The humblest of objects tells a glorious tale
Domestic tableware provides fascinating stories about the historical experience of making, choosing, cherishing everyday objects. Two plates made in Victorian Staffordshire tell us tales of creativity, industry, international trade, good housekeeping and young love, revealed by researching the history of design.
About the speaker
Claire O’Mahony, PhD joined the Department for Continuing Education in 2006, where she founded and directs the MSt in the History of Design. Claire is an Associate Professor in History of Art and Design, an Associate of the History Faculty and a Slade Elector for the University.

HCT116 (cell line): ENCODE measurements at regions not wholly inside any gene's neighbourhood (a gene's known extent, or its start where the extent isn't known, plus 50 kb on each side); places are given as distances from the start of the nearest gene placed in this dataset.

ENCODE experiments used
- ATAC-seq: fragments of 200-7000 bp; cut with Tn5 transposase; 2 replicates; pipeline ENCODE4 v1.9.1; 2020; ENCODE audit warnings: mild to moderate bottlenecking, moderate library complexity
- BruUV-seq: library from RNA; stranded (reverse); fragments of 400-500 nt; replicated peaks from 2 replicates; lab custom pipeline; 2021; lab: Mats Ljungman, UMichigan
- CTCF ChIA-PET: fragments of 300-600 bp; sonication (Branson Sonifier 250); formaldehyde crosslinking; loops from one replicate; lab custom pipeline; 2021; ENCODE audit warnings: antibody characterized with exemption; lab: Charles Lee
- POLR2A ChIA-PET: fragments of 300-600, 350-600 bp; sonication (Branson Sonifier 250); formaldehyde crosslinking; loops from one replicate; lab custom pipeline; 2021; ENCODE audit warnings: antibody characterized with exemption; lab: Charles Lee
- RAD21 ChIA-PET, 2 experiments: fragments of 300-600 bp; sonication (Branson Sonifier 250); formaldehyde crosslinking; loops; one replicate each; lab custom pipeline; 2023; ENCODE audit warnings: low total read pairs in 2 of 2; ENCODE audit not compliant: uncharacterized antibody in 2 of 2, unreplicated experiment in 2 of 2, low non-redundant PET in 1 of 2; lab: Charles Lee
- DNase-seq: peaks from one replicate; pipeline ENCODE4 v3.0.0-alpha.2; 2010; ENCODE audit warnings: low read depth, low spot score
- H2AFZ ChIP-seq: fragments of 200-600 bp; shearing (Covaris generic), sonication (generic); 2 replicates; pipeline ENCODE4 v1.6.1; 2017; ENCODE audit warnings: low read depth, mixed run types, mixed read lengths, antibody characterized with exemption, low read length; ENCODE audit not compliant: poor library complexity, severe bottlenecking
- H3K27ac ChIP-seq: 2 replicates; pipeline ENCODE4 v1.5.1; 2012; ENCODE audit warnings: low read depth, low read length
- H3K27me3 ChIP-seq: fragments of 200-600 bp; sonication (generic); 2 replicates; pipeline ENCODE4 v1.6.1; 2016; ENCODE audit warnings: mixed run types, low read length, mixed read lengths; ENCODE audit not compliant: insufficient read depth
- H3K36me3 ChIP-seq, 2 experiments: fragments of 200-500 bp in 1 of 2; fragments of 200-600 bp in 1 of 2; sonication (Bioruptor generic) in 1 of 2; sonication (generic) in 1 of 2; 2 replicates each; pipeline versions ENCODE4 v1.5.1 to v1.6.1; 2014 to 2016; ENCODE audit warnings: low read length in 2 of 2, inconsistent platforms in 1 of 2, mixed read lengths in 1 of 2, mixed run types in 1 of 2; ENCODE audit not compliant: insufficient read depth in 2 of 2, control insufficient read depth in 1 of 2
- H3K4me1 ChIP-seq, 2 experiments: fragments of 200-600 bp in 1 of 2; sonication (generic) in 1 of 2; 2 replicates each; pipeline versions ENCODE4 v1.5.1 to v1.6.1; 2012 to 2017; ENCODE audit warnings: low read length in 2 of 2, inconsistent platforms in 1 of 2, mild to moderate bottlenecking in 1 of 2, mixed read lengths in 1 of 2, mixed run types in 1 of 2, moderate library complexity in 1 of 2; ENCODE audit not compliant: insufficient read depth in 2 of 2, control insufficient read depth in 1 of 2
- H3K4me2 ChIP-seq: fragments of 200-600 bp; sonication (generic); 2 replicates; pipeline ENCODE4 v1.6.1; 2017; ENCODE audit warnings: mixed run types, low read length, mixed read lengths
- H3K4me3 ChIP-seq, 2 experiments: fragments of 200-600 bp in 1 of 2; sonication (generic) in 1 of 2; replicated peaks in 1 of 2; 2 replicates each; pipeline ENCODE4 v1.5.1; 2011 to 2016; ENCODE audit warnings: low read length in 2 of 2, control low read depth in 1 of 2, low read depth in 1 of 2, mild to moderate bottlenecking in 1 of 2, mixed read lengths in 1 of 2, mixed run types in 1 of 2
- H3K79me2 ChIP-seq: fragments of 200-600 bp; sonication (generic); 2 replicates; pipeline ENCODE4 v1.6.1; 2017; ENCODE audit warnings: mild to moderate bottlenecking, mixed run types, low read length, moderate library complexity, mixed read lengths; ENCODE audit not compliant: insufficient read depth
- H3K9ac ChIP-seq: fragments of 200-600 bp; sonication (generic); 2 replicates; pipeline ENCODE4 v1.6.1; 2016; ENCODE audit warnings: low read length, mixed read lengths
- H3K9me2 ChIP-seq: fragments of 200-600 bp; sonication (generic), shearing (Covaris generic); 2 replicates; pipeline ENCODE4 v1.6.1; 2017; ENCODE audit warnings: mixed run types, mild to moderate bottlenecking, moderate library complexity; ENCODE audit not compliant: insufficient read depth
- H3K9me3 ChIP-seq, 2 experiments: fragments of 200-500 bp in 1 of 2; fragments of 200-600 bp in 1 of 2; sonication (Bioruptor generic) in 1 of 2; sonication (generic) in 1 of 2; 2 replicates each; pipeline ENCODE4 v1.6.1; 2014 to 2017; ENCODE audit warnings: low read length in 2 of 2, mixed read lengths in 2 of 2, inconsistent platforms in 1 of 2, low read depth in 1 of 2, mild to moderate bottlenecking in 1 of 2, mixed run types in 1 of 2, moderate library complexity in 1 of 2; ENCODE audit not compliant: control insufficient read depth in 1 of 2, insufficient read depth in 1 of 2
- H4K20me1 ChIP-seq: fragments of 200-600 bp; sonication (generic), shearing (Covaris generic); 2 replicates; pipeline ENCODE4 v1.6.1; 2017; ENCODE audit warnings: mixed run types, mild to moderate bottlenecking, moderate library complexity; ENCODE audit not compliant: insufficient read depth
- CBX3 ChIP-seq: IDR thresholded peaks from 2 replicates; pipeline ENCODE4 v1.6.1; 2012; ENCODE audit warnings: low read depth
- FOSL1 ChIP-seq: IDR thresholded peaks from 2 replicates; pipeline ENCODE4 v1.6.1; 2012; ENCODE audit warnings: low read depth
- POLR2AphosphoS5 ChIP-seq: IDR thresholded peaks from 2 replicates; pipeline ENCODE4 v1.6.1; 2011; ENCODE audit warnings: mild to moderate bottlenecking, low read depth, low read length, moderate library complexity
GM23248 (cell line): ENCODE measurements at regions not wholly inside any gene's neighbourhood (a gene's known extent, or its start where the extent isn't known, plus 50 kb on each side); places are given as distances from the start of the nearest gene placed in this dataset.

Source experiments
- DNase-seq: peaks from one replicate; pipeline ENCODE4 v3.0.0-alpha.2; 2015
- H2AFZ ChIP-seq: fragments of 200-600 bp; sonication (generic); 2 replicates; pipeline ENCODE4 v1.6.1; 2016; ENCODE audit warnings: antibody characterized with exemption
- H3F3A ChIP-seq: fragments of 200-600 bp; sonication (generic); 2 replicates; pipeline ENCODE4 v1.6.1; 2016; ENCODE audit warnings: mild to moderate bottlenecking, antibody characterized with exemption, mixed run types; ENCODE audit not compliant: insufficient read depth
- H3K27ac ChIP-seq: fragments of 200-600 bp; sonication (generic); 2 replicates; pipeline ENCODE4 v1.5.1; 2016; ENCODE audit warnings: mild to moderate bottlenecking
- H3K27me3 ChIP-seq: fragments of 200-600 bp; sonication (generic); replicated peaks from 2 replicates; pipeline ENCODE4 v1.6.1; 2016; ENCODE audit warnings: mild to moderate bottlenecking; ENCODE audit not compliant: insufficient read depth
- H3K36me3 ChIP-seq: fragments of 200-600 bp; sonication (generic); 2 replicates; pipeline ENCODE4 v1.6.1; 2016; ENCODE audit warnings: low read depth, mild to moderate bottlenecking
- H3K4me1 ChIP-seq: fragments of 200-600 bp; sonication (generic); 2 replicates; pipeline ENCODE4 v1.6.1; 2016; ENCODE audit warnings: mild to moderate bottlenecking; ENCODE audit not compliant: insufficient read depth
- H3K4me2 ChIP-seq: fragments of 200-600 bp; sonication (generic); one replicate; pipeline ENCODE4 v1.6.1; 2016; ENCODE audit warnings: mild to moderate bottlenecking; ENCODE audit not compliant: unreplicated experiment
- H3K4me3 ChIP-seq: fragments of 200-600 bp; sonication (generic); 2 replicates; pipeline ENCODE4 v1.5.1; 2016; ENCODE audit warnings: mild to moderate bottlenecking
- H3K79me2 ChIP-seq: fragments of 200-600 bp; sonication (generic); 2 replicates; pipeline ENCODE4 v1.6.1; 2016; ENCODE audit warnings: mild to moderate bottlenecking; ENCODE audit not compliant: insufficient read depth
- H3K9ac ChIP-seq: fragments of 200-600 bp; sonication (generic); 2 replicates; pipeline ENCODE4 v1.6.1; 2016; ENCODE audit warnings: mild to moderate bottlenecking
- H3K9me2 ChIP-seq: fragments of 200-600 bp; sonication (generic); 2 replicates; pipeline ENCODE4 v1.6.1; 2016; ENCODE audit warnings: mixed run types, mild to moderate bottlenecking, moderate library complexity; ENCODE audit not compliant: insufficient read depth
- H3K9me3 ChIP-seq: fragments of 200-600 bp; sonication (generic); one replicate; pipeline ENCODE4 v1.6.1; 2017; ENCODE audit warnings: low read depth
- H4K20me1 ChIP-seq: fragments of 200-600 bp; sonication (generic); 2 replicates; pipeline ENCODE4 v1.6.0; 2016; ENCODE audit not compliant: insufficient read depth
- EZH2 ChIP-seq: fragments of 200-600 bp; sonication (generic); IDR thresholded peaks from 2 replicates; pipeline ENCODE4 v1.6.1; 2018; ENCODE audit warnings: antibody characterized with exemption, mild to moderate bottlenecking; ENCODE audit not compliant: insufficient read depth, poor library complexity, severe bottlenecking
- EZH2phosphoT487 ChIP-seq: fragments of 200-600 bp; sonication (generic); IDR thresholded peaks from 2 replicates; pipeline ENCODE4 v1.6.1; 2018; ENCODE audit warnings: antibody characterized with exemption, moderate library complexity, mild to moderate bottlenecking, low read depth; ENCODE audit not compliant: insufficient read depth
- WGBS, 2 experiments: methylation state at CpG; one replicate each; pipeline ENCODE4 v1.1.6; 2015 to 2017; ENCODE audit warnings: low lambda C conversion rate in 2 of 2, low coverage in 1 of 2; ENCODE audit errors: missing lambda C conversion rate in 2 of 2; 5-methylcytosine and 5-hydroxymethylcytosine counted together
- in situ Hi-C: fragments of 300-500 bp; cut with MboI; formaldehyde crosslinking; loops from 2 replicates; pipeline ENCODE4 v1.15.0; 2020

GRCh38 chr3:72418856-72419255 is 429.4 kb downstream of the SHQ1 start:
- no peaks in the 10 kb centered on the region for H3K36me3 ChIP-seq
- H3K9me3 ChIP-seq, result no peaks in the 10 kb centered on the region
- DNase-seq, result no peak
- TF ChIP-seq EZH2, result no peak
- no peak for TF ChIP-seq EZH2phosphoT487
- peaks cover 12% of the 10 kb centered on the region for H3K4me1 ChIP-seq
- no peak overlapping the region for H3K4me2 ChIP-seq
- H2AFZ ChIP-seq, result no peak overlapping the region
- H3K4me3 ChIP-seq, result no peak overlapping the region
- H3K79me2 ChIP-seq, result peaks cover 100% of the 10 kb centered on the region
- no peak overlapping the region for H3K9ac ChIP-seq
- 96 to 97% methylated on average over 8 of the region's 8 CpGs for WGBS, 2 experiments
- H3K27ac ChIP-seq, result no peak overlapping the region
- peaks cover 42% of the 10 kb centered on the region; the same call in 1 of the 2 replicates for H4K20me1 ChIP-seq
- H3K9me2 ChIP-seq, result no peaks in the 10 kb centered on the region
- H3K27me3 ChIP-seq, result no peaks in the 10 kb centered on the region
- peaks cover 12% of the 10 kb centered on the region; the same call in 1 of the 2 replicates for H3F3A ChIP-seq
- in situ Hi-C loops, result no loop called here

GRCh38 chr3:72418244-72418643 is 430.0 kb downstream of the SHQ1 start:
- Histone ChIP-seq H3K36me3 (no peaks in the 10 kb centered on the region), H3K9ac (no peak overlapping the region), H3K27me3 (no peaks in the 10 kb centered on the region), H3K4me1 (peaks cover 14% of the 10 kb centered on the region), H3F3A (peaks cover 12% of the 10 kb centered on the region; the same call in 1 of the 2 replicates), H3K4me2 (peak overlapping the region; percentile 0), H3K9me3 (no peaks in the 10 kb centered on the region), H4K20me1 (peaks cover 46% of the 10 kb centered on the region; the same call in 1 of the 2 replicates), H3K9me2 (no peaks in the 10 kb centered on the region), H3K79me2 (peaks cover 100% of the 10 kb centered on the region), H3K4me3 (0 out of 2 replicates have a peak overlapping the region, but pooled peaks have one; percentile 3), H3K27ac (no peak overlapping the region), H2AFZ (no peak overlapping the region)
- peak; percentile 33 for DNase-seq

Her teaching and research explores how we understand materials sensorially, historically and ecologically, as well as examining how the design and craft of making everyday objects and environments embodied local and transnational identities, politics and ethics between 1870 and 1968.
- Periodicals and newspapers: The Art Journal; Birmingham Daily Post; The New York Herald; La construction moderne. Available through The British Library.
- Jewitt, L. Frederick William (1883). The ceramic art of Great Britain. New ed., rev. London: J.S. Virtue. Available through the Hathi Trust.
- Lees-Maffei, G., (2009). 'The Production-Consumption-Mediation Paradigm'. Journal of Design History, 22(4), pp. 351-376.